Badger culling is to be extended to seven new areas in England this year as part of tackling bovine TB in cattle, it has been announced.

Natural England said the areas included zones within the counties of Hampshire, Berkshire, Staffordshire, Worcestershire, Oxfordshire and two parts of Shropshire – and between 5,365 and 7,273 badgers will be culled across these new areas.

It has also authorised licence holders to resume operations in 33 existing areas this year and will see between 33,045 and a maximum of 75,930 badgers killed.

The extension of the zones comes after the Government announced in May that no new licences would be issued next year.

Trials are also under way in Hertfordshire for a cattle vaccine and new skin test for bovine TB.

Essex Wildlife Trust has issued a statement on where it stands on badger culls. 

It said the trust 'is fully aware' that TB in cattle is a significant problem for farming in the UK and that urgent action is required to combat the disease.

In a statement it said: "Essex Wildlife Trust does not support a cull of badgers and will not allow culling on its land.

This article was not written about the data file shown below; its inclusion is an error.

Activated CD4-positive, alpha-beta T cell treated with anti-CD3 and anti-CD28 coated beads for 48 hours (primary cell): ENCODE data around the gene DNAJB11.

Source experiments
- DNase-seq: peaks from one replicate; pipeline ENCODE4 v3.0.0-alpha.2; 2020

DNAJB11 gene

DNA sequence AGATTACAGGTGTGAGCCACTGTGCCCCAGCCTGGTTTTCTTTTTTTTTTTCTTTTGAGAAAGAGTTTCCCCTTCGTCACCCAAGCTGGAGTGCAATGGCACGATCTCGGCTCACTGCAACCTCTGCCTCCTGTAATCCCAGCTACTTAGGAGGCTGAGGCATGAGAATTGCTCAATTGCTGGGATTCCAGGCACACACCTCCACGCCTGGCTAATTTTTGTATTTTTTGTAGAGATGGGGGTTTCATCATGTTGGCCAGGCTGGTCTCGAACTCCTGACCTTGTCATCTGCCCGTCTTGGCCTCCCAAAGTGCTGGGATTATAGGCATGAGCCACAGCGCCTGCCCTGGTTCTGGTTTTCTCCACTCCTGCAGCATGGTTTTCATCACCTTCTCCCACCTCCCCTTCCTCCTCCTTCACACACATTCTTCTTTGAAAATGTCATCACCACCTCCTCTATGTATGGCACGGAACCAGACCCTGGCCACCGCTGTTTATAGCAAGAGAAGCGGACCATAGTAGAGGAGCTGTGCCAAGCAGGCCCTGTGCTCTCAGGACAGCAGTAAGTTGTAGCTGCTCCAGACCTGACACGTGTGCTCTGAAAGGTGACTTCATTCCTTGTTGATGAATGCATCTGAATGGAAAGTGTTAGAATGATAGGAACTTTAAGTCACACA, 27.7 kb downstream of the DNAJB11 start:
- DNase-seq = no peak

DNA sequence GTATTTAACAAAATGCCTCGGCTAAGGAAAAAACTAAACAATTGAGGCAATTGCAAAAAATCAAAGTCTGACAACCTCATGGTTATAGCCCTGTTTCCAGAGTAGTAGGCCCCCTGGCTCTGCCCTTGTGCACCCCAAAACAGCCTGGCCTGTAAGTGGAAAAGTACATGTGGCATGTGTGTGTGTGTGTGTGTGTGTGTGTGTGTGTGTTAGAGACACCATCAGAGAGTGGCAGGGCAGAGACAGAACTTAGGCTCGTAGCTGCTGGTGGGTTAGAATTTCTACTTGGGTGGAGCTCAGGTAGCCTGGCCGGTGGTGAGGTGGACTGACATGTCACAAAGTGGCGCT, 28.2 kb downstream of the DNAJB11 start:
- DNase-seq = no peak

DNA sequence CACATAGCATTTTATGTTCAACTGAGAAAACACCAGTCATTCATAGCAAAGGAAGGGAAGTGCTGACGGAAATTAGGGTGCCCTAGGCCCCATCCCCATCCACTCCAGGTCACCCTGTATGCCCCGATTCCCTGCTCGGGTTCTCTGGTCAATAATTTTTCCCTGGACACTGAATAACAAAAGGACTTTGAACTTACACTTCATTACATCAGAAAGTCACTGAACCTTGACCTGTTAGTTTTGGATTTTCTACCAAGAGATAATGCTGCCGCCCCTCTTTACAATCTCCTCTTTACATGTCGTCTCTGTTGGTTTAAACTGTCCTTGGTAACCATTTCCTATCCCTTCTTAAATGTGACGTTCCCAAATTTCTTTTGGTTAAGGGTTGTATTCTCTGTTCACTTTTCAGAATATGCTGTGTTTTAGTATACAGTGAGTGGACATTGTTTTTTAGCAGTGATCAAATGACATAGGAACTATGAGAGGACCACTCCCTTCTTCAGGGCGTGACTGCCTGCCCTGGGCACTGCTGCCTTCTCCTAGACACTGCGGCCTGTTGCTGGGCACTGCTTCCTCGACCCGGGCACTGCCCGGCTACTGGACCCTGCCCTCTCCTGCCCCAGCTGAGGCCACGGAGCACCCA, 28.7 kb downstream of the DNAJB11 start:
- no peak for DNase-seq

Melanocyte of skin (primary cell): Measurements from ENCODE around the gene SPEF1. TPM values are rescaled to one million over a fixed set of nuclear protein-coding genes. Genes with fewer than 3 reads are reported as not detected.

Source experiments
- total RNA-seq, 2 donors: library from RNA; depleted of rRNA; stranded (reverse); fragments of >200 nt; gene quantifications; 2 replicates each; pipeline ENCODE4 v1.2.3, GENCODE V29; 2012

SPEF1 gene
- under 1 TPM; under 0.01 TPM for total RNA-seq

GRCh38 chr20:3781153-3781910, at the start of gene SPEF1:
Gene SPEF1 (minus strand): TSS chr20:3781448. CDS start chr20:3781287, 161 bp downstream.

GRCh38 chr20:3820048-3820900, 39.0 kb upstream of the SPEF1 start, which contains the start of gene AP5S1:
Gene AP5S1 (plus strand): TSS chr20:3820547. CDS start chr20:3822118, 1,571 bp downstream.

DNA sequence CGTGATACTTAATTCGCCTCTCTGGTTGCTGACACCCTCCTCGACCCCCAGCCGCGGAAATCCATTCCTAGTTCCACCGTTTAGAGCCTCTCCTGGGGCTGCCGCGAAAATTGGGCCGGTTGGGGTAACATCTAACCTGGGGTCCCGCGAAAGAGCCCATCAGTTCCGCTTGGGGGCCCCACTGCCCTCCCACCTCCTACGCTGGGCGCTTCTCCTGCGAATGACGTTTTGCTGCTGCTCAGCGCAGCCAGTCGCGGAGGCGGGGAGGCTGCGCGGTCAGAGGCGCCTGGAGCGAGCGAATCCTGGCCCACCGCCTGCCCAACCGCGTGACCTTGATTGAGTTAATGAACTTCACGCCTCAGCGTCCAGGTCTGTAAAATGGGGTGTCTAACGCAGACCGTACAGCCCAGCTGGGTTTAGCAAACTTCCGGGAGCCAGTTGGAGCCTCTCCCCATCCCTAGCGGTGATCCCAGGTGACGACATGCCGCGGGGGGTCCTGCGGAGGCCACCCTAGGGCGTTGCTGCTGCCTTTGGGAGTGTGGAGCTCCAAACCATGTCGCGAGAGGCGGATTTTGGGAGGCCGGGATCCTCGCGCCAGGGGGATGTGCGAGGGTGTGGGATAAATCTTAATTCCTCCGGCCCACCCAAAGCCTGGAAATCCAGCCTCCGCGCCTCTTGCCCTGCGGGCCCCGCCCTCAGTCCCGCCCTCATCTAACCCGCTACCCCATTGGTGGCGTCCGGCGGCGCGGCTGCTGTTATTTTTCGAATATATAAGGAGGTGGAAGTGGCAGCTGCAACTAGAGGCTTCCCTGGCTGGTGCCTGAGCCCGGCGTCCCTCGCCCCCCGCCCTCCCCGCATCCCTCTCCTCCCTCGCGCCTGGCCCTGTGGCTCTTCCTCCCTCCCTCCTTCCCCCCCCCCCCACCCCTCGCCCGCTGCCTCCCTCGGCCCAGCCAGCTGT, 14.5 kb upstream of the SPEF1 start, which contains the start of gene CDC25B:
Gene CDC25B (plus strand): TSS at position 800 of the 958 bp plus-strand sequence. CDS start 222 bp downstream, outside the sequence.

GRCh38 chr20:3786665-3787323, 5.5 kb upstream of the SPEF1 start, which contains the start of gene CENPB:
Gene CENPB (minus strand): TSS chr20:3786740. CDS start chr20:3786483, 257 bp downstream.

"Essex Wildlife Trust does support methods which reduce the risk of cattle contracting bovine TB (bTB) because the Trust recognises the devastating impact this disease can have upon livestock owners.

"Essex Wildlife Trust would be willing to pursue the deployment of BadgerBCG on its nature reserves subject to the criteria:

  • Evidence of badgers present on site; and,
  • Grassland on site or immediately adjacent where cattle are present
  • The correct licence from Natural England
  • Appropriate veterinary and technical support

"The Trust urges Defra to pursue the following as a matter of priority:

  • Support landowners to improve on-farm biosecurity and deployment of the injectable BadgerBCG vaccine;
  • Continue to develop an oral vaccine for badgers;
  • Complete the deployment of a licenced bTB vaccine for cattle; and,
  • Secure changes to the regulations to permit the commercial deployment of a bTB cattle vaccine and the entry of meat from vaccinated cattle into the human food chain.

"Essex Wildlife Trust believes that the scientific evidence shows that a badger cull is not effective in reducing bTB in cattle partly because it is neither practical nor acceptable to achieve a massive reduction in the number of badgers and partly because other forms of wildlife have been demonstrated to carry bTB."